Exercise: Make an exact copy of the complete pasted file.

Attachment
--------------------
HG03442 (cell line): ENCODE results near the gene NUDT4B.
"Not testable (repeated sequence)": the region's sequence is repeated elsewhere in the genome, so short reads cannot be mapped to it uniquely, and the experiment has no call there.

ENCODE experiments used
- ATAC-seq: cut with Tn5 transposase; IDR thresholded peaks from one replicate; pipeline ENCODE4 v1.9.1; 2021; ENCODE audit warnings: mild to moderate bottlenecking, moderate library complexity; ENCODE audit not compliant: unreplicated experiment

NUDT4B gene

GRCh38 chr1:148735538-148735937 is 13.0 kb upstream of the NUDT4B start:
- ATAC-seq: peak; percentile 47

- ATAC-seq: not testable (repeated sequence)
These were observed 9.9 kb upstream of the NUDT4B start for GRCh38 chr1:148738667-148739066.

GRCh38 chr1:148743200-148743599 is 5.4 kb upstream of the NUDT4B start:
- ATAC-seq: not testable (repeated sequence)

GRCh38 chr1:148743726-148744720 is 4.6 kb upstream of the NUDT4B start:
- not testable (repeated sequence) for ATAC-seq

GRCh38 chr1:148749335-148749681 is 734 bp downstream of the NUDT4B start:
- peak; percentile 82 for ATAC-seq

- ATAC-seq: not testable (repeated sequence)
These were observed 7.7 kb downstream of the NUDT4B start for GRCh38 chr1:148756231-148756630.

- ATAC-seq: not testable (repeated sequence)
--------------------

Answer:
HG03442 (cell line): ENCODE results near the gene NUDT4B.
"Not testable (repeated sequence)": the region's sequence is repeated elsewhere in the genome, so short reads cannot be mapped to it uniquely, and the experiment has no call there.

ENCODE experiments used
- ATAC-seq: cut with Tn5 transposase; IDR thresholded peaks from one replicate; pipeline ENCODE4 v1.9.1; 2021; ENCODE audit warnings: mild to moderate bottlenecking, moderate library complexity; ENCODE audit not compliant: unreplicated experiment

NUDT4B gene

GRCh38 chr1:148735538-148735937 is 13.0 kb upstream of the NUDT4B start:
- ATAC-seq: peak; percentile 47

- ATAC-seq: not testable (repeated sequence)
These were observed 9.9 kb upstream of the NUDT4B start for GRCh38 chr1:148738667-148739066.

GRCh38 chr1:148743200-148743599 is 5.4 kb upstream of the NUDT4B start:
- ATAC-seq: not testable (repeated sequence)

GRCh38 chr1:148743726-148744720 is 4.6 kb upstream of the NUDT4B start:
- not testable (repeated sequence) for ATAC-seq

GRCh38 chr1:148749335-148749681 is 734 bp downstream of the NUDT4B start:
- peak; percentile 82 for ATAC-seq

- ATAC-seq: not testable (repeated sequence)
These were observed 7.7 kb downstream of the NUDT4B start for GRCh38 chr1:148756231-148756630.

- ATAC-seq: not testable (repeated sequence)